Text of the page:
Oracle's layoffs are everyone else's gain
The database giant is shedding nearly 2,000 jobs — but so what? Google, Yahoo, and other Silicon Valley outfits could hire that many people in a day.
SAN FRANCISCO (Business 2.0) - Oracle today announced it would cut 2,000 jobs as it completes the acquisition of Siebel, an applications-software company. The layoffs, deeper than expected, will come from the ranks of both current Oracle employees as well as the Siebel employees joining the company.
The cuts are undoubtedly wrenching for those involved. But on the bright side, in Silicon Valley there hasn't been a better time in years to take the severance package and run—straight to another employer.
Jobs a plenty
Unlike the downturn that followed the bubble's bursting, when Oracle and other tech bellwethers all cut jobs at the same time, Oracle (Research) is laying off employees into a newly vibrant Bay Area job market.
Indeed, Google (Research) alone has more than a thousand openings, says spokesman David Krane. Yahoo (Research) has 547 listings on its jobs site. And Salesforce.com (Research), the Web-software company founded by former Oracle executive Marc Benioff, has 167 openings -- for which it is specifically recruiting those pink-slipped by Oracle. Last fall, Salesforce.com set up a special e-mail address, "email@example.com" for former Siebel employees looking for work at the company. And recently, it actually sent trucks equipped with billboards advertising jobs to circle Siebel's parking lot.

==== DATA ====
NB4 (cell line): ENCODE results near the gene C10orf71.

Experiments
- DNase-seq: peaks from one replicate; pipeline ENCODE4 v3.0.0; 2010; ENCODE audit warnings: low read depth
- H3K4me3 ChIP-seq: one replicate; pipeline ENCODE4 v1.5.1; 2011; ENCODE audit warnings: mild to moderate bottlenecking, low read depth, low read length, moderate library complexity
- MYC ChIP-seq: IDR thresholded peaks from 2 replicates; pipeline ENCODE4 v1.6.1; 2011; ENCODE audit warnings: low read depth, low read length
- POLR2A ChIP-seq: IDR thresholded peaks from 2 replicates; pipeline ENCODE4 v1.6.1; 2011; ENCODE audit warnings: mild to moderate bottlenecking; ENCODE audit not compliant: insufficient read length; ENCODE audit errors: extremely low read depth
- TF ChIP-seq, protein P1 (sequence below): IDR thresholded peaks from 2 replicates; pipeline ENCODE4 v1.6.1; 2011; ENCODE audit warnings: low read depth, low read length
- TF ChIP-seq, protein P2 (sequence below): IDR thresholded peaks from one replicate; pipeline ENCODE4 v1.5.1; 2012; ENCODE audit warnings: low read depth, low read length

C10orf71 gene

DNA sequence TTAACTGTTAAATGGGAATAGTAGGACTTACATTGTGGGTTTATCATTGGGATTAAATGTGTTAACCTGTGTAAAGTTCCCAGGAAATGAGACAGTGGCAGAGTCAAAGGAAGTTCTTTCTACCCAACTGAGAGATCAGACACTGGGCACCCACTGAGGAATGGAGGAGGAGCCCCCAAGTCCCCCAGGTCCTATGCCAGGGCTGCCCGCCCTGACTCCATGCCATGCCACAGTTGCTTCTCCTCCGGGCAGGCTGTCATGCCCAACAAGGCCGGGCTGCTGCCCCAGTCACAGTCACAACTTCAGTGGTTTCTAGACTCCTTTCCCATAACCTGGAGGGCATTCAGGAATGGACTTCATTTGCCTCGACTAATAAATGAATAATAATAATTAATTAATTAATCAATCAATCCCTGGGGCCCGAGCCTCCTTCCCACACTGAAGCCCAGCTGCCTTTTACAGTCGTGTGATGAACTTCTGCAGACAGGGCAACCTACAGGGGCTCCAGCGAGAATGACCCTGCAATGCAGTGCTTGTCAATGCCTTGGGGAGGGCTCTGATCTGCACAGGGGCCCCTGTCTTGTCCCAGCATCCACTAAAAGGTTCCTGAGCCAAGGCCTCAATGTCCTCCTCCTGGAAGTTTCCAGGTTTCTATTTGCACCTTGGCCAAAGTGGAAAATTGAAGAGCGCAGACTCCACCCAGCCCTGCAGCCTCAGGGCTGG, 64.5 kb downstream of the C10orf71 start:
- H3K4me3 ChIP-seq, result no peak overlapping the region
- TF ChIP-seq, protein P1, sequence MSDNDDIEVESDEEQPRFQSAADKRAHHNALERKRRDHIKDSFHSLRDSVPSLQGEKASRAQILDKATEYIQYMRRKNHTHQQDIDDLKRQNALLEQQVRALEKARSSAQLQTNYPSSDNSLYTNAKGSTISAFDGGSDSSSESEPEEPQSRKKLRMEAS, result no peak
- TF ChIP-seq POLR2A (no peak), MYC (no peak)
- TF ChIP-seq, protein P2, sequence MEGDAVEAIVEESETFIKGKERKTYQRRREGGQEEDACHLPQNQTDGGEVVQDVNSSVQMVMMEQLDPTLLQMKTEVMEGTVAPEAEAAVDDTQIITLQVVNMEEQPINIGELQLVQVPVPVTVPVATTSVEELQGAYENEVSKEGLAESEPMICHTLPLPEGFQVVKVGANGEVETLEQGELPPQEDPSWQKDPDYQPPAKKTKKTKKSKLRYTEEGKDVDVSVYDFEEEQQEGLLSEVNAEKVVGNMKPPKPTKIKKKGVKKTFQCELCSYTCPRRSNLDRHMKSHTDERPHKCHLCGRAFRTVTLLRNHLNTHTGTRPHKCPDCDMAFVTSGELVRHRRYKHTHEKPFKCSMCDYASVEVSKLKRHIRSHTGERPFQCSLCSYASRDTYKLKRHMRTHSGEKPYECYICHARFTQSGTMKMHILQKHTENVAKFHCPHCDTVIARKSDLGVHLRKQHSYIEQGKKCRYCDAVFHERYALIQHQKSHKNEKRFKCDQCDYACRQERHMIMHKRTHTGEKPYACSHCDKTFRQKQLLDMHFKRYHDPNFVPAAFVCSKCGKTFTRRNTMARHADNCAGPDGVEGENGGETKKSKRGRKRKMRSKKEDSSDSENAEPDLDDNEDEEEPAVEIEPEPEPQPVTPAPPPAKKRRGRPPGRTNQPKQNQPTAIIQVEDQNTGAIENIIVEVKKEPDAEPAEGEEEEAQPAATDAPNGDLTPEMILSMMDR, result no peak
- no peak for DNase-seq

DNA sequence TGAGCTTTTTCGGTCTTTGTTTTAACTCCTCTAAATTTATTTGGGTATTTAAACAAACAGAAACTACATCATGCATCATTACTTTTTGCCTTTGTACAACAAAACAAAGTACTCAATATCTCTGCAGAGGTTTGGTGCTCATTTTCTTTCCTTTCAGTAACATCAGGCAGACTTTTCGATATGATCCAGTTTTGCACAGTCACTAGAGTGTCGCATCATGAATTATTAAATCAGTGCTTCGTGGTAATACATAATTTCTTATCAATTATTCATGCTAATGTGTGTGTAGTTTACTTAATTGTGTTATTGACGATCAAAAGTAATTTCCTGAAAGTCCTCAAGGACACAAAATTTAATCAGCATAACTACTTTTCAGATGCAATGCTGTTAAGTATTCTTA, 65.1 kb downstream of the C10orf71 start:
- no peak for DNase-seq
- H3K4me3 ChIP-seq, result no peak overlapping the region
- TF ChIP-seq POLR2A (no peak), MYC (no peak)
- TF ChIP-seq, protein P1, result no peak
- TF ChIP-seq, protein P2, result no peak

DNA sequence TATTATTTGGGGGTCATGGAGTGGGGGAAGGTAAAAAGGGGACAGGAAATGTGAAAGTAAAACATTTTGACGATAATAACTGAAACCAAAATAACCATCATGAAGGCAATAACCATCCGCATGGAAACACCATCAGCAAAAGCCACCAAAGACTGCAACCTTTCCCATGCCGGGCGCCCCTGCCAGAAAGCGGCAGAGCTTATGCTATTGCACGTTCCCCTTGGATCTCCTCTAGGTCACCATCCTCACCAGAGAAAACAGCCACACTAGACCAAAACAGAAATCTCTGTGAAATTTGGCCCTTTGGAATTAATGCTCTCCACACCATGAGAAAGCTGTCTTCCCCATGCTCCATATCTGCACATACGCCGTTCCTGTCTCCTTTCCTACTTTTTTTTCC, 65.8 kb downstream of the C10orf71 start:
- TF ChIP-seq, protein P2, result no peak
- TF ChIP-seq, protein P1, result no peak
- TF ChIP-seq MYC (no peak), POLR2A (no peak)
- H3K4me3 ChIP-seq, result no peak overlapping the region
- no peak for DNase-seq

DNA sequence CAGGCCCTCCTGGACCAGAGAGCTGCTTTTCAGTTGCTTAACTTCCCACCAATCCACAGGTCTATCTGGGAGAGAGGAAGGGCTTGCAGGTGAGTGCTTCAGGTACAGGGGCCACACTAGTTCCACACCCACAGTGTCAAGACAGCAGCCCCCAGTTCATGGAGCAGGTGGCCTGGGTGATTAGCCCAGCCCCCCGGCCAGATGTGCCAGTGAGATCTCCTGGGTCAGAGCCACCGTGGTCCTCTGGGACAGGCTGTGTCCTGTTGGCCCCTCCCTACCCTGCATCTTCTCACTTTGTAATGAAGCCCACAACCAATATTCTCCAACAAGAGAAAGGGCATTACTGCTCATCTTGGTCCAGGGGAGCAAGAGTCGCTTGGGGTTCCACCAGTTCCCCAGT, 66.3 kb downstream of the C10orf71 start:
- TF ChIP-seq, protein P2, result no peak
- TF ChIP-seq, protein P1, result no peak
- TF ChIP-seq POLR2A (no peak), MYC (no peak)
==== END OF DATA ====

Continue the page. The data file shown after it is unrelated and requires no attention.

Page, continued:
Ingres, a spinout from CA (Research) that makes database software, is looking to double its current head count of 100 by the end of the summer. "We already have quite a bit of ex-Oracle talent," says Ingres spokesman Jim Finn.
And these companies are just the tip of the hiring iceberg. A recent survey by the Bay Area Business Council shows how isolated Oracle CEO Larry Ellison is among his peers with his plans for cuts. Last month, only 5 percent of CEOs surveyed by the council said they planned layoffs, while 42 percent said they planned to hire more people — the highest level in four years.
Oracle has gone on an acquisition binge in recent years, buying PeopleSoft, Retek, ProfitLogic, and Siebel, among others, in a bid to boost its line of business software to better compete with SAP (Research) and others, so the company's need to eliminate so many positions is hardly a surprise. .
After the PeopleSoft merger, Oracle cut 5,000 jobs early last year, a move for which Ellison apologized. "We never like to be in a position where we have more employees than we have jobs," he said.
But even those cuts didn't put a damper on the Valley's rebound: The Bay Area added 22,000 jobs in 2005, according to the Association of Bay Area Governments.
Business 2.0 first noted tech's big comeback last fall.